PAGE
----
January 27, 2009


Recipients noted for integrity, commitment to service and leadership

ALBANY-The New York State Bar Association's Committee on Attorneys in Public Service has awarded Denise E. O'Donnell of Albany (Commissioner, New York State Division of Criminal Justice Services) and Anthony J. Annucci of Albany (Executive Deputy Commissioner, Department of Correctional Services) with the 2009 Excellence in Public Service Awards. The awards will be given at the Association's Annual Meeting at the Marriott Marquis in Manhattantoday at a reception from 5:30-7:00 p.m.

To be considered for the recognition, individuals must epitomize a dedication to a "higher calling" by not only working in the public sector, but in demonstrating a commitment to service, honor and integrity.

"We are pleased to present this year's awards to two of New York's finest public service leaders. Both Denise O'Donnell and Anthony Annucci represent the very best of the legal profession through their integrity, commitment to service and professionalism," said Committee on Attorneys in Public Service Chair Prof. Patricia E. Salkin of Albany(Director, Government Law Center of Albany Law School). "I applaud their continued excellence and exceptional efforts to lead the people of New York."

Denise E. O'Donnell was appointed Commissioner of the Division of Criminal Justice Services by Governor Spitzer in 2007. In this role, O'Donnell operates a multi-function criminal justice support agency with a variety of responsibilities such as the operation of the DNA databank and the collection and analysis of statewide crime data. O'Donnell also serves as Assistant Secretary for Criminal Justice, advising Governor Patterson on key public safety and criminal justice issues.

A graduate of the University at Buffalo School of Law, O'Donnell began her career as a social worker before becoming a lawyer. O'Donnell was appointed United States Attorney by President Clinton 1997 and became the first woman to ever to hold the position of top federal prosecutor in upstate New York.

O'Donnell was inducted into the Western New York Women's Hall of Fame and received the Association's Ruth G. Schapiro Award in 2005.

Anthony J. Annucci was appointed Executive Deputy Commissioner of the Department of Correctional Services in 2008 after 24 years of service. He serves as the agency's chief legal advisor and has played an integral role in shaping correctional programs in New Yorkby drafting or contributing to legislative initiatives such as Jenna's Law, the Comprehensive Alcohol and Substance Abuse Treatment Program and the Sentencing Reform Act of 1998.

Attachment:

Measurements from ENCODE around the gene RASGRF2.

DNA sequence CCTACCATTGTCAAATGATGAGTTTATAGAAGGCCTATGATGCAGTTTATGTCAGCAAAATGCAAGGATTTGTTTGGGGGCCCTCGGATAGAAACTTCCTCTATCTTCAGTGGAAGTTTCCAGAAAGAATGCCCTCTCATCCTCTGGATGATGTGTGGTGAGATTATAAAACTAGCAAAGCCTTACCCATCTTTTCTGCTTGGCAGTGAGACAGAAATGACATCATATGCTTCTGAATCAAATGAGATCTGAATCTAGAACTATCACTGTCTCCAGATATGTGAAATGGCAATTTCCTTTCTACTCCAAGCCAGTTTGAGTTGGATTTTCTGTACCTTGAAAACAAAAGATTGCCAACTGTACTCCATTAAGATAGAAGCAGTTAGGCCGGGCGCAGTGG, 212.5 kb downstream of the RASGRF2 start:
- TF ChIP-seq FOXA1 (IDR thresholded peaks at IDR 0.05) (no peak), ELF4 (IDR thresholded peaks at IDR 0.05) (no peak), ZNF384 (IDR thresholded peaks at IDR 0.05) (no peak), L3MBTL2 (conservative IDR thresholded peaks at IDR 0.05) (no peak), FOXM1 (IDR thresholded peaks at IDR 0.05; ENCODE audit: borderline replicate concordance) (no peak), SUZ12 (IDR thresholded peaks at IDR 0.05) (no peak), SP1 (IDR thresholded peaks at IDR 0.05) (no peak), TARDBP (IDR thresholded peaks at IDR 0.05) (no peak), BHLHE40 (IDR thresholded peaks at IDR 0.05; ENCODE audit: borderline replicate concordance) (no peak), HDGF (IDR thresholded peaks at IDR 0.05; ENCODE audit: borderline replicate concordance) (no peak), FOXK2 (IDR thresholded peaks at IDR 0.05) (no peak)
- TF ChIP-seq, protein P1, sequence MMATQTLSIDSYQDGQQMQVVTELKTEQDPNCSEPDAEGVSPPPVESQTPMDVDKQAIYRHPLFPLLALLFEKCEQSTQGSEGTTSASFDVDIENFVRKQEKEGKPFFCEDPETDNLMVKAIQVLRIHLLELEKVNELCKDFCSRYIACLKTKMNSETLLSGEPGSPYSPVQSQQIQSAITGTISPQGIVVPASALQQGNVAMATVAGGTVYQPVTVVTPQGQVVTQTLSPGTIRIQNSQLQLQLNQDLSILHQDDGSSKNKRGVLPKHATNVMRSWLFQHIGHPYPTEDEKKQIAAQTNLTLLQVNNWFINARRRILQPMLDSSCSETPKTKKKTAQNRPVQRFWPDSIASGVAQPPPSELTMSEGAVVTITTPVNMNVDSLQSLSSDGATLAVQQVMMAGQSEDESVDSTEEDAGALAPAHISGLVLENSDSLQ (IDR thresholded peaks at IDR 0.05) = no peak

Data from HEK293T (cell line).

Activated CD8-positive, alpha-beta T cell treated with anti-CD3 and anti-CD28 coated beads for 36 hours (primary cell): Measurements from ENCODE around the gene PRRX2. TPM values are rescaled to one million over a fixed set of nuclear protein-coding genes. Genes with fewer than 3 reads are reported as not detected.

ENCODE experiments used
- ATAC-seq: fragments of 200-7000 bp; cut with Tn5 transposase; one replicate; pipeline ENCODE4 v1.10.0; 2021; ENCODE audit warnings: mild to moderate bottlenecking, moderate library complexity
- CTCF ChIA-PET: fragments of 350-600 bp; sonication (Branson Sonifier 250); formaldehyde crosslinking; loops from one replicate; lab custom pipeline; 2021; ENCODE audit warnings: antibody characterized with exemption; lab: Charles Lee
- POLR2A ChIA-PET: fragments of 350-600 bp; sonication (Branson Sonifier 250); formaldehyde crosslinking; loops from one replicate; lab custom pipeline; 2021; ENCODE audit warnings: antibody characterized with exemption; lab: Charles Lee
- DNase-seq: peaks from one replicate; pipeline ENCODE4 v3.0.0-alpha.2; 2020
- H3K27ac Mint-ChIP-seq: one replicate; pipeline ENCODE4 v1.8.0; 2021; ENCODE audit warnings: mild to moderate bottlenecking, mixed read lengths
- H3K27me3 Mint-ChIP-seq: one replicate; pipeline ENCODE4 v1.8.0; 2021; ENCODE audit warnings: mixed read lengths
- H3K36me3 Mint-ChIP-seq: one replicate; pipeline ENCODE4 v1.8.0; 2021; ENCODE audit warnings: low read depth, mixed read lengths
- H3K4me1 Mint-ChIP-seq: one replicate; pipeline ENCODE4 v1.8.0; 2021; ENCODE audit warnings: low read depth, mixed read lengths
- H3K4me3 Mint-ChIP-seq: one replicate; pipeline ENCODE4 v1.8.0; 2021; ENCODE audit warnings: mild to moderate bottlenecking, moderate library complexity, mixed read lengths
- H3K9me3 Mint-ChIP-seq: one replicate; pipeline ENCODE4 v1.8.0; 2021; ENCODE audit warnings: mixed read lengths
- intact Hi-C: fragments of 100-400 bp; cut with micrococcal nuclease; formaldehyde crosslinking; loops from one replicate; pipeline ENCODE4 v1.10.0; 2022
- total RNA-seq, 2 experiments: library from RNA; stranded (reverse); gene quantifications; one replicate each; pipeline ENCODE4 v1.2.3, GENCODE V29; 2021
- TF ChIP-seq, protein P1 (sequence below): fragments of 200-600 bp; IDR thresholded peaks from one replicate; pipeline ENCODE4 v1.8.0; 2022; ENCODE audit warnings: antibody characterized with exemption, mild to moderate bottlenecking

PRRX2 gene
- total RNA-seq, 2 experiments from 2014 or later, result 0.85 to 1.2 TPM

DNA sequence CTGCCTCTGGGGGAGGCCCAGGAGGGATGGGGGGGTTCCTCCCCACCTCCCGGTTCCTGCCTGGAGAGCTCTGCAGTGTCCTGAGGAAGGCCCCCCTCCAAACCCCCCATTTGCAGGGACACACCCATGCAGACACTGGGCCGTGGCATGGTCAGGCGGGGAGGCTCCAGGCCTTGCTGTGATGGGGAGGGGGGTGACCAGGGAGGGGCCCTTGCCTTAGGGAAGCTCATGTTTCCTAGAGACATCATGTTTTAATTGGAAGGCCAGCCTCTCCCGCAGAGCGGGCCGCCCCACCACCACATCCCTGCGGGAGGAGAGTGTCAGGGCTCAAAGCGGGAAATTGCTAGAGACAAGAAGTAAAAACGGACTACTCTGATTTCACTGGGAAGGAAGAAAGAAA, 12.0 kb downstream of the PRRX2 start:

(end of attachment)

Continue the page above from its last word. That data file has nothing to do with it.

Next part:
In 2008, Annucci served as the agency's lead counsel on negotiating a settlement regarding the treatment of mentally ill inmates that included several state agencies. The results of his involvement have made New Yorkthe new national model for providing services to mentally ill prisoners.

A graduate of Fordham University and Brooklyn Law School, Annucci is a key member of the NYS Commission on Sentencing Reform and has provided proposals on new sentencing guidelines, changes in Merit Time and Rockefeller Drug Law requirements and other critical issues.

Past recipients include: Mark L. Davies, New York City Conflicts of Interest Board; Barbara F. Smith, Lawyer Assistance Trust; Murray M. Jaros, NYS Association of Towns; Joan A. Kehoe, NYS Department of Agriculture & Markets; Hon. Judith S. Kaye, retired Chief Judge, NYS Court of Appeals; David B. Klingaman (posthumous), NYS Court of Claims; Office of the Staff Judge Advocate, 42nd Infantry Division; Hon. Jonathan Lippman, Presiding Justice, Appellate Division, First Department; Robert J. Freeman, NYS Commission on Open Government; Walter E. Mugdan, U.S. Environmental Protection Agency; Jeffrey Friedlander, New York City Law Department; and Leonard Koerner, New York City Law Department.

The 76,000-member New York State Bar Association is the official statewide organization of lawyers in New Yorkand the largest voluntary state bar association in the nation. Founded in 1876, State Bar programs and activities have continuously served the public and improved the justice system for more than 130 years.